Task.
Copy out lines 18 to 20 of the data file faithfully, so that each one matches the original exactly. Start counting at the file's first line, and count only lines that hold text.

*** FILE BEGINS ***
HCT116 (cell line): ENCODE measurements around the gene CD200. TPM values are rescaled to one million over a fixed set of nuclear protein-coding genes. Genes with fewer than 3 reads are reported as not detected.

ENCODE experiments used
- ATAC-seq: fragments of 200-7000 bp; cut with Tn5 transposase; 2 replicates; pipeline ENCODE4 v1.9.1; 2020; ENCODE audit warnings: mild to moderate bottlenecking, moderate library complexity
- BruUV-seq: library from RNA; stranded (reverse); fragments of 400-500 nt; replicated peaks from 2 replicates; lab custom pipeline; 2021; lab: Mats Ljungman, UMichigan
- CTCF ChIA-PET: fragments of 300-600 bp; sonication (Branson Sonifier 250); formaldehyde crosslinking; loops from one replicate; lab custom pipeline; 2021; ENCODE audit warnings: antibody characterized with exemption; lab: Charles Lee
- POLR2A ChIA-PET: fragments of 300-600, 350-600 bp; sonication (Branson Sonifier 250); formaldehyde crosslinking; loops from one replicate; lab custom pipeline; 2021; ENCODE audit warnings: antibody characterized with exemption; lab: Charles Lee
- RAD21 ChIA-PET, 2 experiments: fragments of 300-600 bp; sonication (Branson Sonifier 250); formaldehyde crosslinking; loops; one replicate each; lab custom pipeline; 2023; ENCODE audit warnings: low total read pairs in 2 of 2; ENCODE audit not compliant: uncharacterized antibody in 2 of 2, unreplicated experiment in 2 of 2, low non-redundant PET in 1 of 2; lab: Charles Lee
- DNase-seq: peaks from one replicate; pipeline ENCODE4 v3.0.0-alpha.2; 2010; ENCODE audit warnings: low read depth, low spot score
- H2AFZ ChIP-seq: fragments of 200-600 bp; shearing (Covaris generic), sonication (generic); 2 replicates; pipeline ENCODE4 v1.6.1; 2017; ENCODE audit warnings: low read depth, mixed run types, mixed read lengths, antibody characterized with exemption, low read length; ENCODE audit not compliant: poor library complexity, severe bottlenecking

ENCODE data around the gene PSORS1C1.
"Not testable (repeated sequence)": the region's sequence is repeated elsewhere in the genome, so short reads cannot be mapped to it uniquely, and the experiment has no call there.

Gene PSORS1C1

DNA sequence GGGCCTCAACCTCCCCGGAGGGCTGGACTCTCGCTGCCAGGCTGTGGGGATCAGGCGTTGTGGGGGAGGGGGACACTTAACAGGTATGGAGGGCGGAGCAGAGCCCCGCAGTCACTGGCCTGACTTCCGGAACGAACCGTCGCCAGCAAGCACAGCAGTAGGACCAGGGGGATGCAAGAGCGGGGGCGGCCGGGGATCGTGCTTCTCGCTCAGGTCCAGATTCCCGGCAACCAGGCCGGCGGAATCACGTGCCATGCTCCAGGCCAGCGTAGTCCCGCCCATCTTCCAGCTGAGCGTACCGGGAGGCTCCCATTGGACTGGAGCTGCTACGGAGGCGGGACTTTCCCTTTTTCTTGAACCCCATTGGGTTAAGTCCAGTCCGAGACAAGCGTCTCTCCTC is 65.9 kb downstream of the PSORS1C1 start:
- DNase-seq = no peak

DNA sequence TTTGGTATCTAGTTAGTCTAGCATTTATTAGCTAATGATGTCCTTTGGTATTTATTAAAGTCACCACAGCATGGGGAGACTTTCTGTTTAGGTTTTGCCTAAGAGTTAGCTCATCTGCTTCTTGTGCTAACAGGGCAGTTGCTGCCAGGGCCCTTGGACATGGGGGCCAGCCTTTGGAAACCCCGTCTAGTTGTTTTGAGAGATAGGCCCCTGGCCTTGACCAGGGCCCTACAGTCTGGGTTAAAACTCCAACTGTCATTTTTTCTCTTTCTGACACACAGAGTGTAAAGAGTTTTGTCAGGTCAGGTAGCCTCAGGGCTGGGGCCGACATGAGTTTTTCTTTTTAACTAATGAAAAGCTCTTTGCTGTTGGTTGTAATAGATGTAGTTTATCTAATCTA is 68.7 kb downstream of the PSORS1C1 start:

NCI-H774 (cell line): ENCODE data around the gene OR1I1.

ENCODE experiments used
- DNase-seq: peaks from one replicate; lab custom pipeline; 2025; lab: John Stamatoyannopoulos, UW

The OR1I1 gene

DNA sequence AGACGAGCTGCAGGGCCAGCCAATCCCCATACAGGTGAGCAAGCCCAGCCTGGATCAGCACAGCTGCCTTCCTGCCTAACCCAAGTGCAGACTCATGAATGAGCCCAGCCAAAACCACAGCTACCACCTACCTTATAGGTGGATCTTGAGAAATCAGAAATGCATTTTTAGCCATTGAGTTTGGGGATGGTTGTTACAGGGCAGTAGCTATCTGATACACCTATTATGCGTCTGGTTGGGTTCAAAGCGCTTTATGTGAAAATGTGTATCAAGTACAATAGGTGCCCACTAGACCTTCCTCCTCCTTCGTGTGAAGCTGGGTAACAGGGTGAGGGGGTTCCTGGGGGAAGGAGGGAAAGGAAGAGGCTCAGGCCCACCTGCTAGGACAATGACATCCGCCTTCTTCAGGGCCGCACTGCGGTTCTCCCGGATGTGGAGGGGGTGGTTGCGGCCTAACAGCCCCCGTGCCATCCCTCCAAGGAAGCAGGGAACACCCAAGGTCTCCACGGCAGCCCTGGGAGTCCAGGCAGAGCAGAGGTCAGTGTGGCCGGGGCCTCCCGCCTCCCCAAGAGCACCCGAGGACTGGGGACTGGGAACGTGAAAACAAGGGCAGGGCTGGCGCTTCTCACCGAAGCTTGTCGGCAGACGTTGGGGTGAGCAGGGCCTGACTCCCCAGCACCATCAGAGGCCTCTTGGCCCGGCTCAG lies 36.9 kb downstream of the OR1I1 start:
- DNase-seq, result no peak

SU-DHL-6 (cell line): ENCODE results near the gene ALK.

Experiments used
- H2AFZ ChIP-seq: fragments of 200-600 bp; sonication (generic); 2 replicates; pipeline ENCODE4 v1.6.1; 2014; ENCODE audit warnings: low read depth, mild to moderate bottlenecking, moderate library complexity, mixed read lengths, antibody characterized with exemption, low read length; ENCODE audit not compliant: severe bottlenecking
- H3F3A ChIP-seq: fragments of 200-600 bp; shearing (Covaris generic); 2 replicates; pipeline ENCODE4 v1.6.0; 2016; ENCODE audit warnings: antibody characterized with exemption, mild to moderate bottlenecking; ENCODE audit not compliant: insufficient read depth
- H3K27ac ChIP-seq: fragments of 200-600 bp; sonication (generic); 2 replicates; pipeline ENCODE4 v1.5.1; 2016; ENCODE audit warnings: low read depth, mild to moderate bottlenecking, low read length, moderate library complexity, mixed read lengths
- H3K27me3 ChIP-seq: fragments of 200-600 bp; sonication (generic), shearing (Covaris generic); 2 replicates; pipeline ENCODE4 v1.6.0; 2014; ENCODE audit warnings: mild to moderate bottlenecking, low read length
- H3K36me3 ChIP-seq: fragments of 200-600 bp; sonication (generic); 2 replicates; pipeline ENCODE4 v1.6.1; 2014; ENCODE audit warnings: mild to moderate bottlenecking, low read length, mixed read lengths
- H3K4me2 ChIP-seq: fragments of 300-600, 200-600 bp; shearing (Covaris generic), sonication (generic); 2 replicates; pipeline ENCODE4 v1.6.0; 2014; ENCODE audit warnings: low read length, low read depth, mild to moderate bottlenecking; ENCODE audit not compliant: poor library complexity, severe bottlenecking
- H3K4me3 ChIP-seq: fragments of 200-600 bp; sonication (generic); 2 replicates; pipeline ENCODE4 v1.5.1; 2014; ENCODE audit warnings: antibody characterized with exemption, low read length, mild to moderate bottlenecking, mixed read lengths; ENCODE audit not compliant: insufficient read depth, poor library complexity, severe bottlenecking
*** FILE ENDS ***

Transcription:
- DNase-seq: peaks from one replicate; lab custom pipeline; 2025; lab: John Stamatoyannopoulos, UW

The OR1I1 gene

DNA sequence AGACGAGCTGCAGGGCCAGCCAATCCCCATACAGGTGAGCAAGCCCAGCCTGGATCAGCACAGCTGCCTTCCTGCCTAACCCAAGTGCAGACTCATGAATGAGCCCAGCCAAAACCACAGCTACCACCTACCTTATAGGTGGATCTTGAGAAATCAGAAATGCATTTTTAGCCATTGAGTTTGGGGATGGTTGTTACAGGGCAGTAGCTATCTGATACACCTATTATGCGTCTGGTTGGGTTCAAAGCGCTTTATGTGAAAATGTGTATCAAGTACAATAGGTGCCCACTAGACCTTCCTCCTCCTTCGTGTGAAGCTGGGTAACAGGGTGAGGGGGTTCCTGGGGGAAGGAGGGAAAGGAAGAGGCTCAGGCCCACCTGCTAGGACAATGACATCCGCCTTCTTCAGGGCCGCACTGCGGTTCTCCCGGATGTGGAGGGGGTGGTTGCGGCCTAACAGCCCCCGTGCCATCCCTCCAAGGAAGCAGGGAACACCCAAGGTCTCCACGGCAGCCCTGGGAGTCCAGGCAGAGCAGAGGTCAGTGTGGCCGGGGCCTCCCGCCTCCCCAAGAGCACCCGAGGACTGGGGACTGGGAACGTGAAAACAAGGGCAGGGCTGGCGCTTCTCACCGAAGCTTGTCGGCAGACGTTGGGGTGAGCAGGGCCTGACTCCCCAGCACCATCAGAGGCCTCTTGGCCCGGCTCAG lies 36.9 kb downstream of the OR1I1 start: